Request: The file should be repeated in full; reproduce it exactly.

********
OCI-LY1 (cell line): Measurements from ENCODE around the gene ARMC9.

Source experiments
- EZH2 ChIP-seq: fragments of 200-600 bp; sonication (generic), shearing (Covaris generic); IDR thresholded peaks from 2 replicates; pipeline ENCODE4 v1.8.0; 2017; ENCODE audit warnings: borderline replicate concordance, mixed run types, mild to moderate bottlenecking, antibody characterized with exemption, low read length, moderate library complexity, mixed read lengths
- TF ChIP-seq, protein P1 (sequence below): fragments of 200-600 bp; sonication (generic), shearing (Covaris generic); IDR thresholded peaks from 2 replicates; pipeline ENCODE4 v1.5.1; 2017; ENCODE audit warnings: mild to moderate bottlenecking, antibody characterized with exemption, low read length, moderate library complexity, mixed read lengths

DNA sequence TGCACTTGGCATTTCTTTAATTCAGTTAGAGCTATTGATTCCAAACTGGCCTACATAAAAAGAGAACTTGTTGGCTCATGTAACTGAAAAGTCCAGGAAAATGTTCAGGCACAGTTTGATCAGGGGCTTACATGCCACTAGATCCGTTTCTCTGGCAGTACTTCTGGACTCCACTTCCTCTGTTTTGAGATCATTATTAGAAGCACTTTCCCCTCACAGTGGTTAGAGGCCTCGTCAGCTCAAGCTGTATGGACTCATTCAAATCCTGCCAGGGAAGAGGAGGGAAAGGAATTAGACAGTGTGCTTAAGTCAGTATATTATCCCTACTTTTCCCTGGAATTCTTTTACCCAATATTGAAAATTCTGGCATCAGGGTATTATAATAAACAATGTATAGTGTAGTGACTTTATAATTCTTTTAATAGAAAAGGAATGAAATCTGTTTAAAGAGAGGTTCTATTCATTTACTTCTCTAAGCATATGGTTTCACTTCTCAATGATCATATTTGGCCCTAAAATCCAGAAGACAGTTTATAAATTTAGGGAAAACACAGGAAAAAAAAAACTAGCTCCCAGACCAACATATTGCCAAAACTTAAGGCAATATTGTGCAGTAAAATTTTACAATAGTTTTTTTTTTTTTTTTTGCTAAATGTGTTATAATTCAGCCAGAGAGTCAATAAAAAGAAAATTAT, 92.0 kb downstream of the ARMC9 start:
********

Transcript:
OCI-LY1 (cell line): Measurements from ENCODE around the gene ARMC9.

Source experiments
- EZH2 ChIP-seq: fragments of 200-600 bp; sonication (generic), shearing (Covaris generic); IDR thresholded peaks from 2 replicates; pipeline ENCODE4 v1.8.0; 2017; ENCODE audit warnings: borderline replicate concordance, mixed run types, mild to moderate bottlenecking, antibody characterized with exemption, low read length, moderate library complexity, mixed read lengths
- TF ChIP-seq, protein P1 (sequence below): fragments of 200-600 bp; sonication (generic), shearing (Covaris generic); IDR thresholded peaks from 2 replicates; pipeline ENCODE4 v1.5.1; 2017; ENCODE audit warnings: mild to moderate bottlenecking, antibody characterized with exemption, low read length, moderate library complexity, mixed read lengths

DNA sequence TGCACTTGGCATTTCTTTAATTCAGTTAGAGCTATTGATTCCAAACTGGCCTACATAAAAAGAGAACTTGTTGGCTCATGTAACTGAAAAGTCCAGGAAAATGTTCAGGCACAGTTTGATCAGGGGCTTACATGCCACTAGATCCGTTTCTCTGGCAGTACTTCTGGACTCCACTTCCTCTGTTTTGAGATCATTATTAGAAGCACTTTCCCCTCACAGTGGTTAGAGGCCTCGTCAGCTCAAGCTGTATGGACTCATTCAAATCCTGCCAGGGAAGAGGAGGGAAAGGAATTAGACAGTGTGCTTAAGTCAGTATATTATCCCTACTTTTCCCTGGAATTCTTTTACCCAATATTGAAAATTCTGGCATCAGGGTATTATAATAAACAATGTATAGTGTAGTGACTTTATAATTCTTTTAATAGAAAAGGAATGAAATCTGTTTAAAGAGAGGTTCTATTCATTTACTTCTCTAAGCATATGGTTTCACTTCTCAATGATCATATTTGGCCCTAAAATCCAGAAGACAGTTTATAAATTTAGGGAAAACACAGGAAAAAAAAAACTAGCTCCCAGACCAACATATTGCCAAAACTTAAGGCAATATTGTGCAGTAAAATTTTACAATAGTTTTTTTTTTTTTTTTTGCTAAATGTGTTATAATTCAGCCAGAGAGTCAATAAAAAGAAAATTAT, 92.0 kb downstream of the ARMC9 start: